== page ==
(A centrist fiscal-watchdog group called the Committee for a Responsible Federal Budget has a helpful explainer on how shutdowns and the debt limit work, at this link.)
In the midst of all this, another conservative, U.S. Sen. James Lankford of Oklahoma, has proposed a fundamental reform to the whole practice of setting and then regularly raising the government’s debt limit.
“As the debt ceiling is currently constructed,” he wrote, “it is nothing more than an arbitrary political goal that tends to produce more crisis theater than reform. Budgetary experts on the left and right have increasingly come to the conclusion that the debt limit no longer prevents, curbs or restrains debt.”
Lankford proposed replacing the current practice of pegging the debt ceiling to a particular number, and instead set it at a specific “date certain” – but make it easy to raise quickly “only if the [annual] deficit is going down.”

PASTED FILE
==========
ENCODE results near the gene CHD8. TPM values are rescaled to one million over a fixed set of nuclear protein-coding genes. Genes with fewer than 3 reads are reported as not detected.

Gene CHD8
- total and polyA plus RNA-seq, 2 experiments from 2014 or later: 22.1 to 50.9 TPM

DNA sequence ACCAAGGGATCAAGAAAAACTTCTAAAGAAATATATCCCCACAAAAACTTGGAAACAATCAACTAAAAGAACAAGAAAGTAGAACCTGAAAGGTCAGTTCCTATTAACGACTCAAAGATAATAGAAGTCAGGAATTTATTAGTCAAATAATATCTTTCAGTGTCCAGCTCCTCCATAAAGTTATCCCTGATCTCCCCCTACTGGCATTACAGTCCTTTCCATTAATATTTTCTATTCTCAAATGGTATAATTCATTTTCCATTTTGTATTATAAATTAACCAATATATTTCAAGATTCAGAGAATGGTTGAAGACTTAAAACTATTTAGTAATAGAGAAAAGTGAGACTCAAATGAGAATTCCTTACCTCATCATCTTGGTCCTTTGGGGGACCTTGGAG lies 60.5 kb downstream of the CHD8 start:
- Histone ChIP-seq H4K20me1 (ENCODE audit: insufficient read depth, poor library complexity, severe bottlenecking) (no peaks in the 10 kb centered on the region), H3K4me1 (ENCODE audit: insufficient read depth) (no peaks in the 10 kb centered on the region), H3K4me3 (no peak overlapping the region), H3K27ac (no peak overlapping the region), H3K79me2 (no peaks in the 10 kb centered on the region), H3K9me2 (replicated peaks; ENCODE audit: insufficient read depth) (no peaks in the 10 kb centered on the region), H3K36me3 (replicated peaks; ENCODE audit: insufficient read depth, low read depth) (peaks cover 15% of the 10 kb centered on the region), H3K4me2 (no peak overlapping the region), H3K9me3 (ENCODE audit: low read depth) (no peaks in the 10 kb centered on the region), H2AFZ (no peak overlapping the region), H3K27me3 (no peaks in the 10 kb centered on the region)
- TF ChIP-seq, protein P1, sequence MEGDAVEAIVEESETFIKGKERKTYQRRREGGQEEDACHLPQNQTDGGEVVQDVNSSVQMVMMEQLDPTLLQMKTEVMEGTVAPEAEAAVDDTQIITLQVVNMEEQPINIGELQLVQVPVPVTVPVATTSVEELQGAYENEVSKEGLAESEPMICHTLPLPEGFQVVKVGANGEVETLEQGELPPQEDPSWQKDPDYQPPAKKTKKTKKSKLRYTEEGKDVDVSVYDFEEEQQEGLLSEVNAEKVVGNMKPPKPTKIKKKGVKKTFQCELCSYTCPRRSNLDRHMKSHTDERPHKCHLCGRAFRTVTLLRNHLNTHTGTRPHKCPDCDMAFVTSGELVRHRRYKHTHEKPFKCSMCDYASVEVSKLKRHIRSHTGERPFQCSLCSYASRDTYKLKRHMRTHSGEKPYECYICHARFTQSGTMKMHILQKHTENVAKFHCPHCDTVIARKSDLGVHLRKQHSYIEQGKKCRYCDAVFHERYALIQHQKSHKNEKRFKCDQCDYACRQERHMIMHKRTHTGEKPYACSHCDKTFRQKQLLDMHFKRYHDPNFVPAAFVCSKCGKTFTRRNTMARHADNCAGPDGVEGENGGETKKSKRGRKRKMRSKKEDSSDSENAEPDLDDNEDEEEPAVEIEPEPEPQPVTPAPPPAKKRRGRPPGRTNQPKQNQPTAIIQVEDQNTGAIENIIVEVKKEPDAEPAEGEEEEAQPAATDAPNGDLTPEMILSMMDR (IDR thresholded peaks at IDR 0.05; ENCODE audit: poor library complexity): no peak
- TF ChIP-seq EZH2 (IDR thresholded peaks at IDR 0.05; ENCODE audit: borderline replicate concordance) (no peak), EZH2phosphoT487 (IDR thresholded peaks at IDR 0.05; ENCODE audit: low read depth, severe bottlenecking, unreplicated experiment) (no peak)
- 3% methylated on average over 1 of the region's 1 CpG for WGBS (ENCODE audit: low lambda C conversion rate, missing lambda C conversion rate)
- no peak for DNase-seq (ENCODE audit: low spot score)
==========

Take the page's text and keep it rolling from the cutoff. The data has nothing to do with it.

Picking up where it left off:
“For example, the debt limit could increase every two years with a signature from the president if the deficit has been reduced to a pre-set target. However, if the deficit has not reduced to the pre-set target in the past two years, Congress would be required to debate the issue and raise the debt limit [only by going] through regular order. A checkpoint with targets could create a stronger pattern of fiscal accountability.”
Few others, though, seem to be thinking in such a long-term way. The House Wednesday morning did pass a fairly “clean” relief bill for Harvey, without tying it to the debt ceiling issue. Senate leaders, however, still say they are intent on tying the two issues together – with the biggest dispute being not about whether to tie the two together, but about whether the debt-ceiling hike should be a small or a large one.
It remains to be seen whether conservatives can stop this train.
After this article was first published, President Trump sided with Democratic leaders to support a short-term debt-ceiling-relief provision, tied to disaster relief. If passed, it will require yet another debt ceiling battle in just three months.Click here for reuse options!